At time of posting, 85 people have participated in the poll. The majority of my readers believe that being Goth is a combination of decision/choice and nature, or something you can't help. To be honest, that's about what I expected. However, I didn't expect some of the thought provoking comments on the post (shame on me!) and I'd like to reflect on some and respond.
I believe Gin had a great point in her comment when she said that Goth is "it's simply a word that makes it easier to describe ones self." It, to me, evokes that notion that we as a subculture have been pushing that says that you shouldn't have to try to be a Goth. You either are, or you aren't, just by your actions. In the same vein, Morticia Merle says "I do think however, that you can choose whether you do or don't wan't to be labeled AS a Goth or not." Unless you happen to be Andrew Eldritch, you might find that a great many people will respect your desires to not be a part of the subculture. Of course, others may not, but it's not like their opinion matters that much anyway, right? Julietslace discusses those "NotAGoth" people in her response: "I know a few people who could easily call themselves Goth based on their taste but simply don't. I think you have to consider yourself Goth to be Goth, along with music taste etc etc." This is definitely true, so the consensus here that being Goth starts out as an uncontrollable tendency toward elements of Goth and then the decision of actually accepting the Goth label.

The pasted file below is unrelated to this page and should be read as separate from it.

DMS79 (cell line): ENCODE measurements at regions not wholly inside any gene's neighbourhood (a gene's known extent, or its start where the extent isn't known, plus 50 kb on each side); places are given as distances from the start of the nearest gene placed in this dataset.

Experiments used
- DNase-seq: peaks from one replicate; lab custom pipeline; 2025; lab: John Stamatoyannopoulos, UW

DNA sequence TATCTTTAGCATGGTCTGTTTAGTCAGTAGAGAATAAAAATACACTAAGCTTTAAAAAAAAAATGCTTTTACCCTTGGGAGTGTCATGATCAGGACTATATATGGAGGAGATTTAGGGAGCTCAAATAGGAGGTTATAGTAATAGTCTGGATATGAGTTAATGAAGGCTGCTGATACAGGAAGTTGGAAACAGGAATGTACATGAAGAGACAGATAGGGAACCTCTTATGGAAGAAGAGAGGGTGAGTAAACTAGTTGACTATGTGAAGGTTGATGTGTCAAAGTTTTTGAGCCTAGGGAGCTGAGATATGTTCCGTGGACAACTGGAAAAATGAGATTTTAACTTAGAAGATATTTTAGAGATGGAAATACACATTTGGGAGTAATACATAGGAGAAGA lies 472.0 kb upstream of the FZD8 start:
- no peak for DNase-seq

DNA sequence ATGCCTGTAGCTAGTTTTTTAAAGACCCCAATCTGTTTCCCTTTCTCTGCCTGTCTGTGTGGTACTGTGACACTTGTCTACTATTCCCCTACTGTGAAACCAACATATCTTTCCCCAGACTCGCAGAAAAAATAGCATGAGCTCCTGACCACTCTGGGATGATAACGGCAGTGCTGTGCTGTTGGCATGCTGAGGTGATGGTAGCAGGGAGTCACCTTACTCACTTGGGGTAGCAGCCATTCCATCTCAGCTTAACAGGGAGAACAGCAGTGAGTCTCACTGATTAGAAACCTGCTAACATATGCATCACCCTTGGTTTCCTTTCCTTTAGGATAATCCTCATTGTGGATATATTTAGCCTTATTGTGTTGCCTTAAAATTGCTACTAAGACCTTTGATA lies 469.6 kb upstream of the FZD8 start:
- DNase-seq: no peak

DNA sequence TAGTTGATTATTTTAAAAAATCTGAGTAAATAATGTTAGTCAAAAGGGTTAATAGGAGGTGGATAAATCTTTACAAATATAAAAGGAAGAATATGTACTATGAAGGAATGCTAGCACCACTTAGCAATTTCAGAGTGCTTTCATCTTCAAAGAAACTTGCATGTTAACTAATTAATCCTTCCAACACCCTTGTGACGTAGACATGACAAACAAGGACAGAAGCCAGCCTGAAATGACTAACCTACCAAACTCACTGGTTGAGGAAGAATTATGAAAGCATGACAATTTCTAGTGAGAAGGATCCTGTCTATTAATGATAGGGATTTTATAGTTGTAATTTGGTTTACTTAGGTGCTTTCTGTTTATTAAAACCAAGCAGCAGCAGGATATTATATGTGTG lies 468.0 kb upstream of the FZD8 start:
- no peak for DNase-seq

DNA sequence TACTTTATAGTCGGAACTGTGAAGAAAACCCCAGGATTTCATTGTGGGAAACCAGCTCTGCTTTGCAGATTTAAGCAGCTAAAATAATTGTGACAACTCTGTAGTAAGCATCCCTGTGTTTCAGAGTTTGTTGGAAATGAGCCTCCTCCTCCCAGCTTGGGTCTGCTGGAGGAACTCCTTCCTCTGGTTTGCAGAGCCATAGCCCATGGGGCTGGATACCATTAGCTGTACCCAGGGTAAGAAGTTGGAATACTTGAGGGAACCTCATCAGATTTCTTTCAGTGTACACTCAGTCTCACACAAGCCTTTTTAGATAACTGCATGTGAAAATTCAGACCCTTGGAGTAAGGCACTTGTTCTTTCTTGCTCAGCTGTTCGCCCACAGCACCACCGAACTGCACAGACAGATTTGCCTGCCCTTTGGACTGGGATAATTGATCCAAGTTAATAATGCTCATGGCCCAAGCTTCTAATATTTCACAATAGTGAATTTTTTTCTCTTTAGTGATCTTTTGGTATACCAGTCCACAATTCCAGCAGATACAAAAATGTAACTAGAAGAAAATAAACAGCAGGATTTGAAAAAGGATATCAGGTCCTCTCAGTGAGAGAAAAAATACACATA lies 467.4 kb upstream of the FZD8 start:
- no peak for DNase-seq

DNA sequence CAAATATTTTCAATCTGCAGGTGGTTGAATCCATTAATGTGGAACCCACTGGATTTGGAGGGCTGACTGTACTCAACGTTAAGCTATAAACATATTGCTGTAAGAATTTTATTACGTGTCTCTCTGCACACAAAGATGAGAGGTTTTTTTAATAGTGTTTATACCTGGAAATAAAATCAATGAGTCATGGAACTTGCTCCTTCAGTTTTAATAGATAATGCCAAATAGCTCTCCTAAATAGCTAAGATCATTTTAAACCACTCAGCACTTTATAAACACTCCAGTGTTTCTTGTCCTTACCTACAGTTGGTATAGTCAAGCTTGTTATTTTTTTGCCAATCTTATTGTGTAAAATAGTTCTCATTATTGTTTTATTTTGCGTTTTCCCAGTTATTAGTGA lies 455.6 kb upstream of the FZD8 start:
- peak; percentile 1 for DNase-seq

On the other hand, Charlotte the Terrible calls it an issue of "nurture more than nature", which is equally valid. Often times, people's likes and dislikes are linked to memory and association. If, for example, I heard The Cure playing sometime while I was happy, it would follow that hearing The Cure would bring back that good memory and make me happy again. For myself, that works out perfectly as my mother is a lover of Goth music and was before I was even born.
I am glad some of you brought up what happens when you do not act on your desires. While for some, as Jade says, do it to avoid conflict (very reasonable in your circumstances, dear,) it can cause conflict of its own. People pick up on your "weirdness", no matter what you express on your outside, so the best thing you can do is try to be happy with who you are (Goth or not.) Merrihel Wednesday points that out, and I thank her for it.
The article itself, for the sake of clarity, was not discussing taking "off days" from the subculture, but rather about taking days off when you don't want to fuss about with your wardrobe. I just kind of latched onto that one sentence. I apologize for any confusion on that part, and urge you to read the article if it's available to you. It does make some lovely points.
Bridget and June however, I think sum up my whole thought on the issue: it's an issue of happiness. Whether you consider yourself a born-Goth or a born-again-Goth, as long as you're happy to be in or out of the subculture, that's all that matters.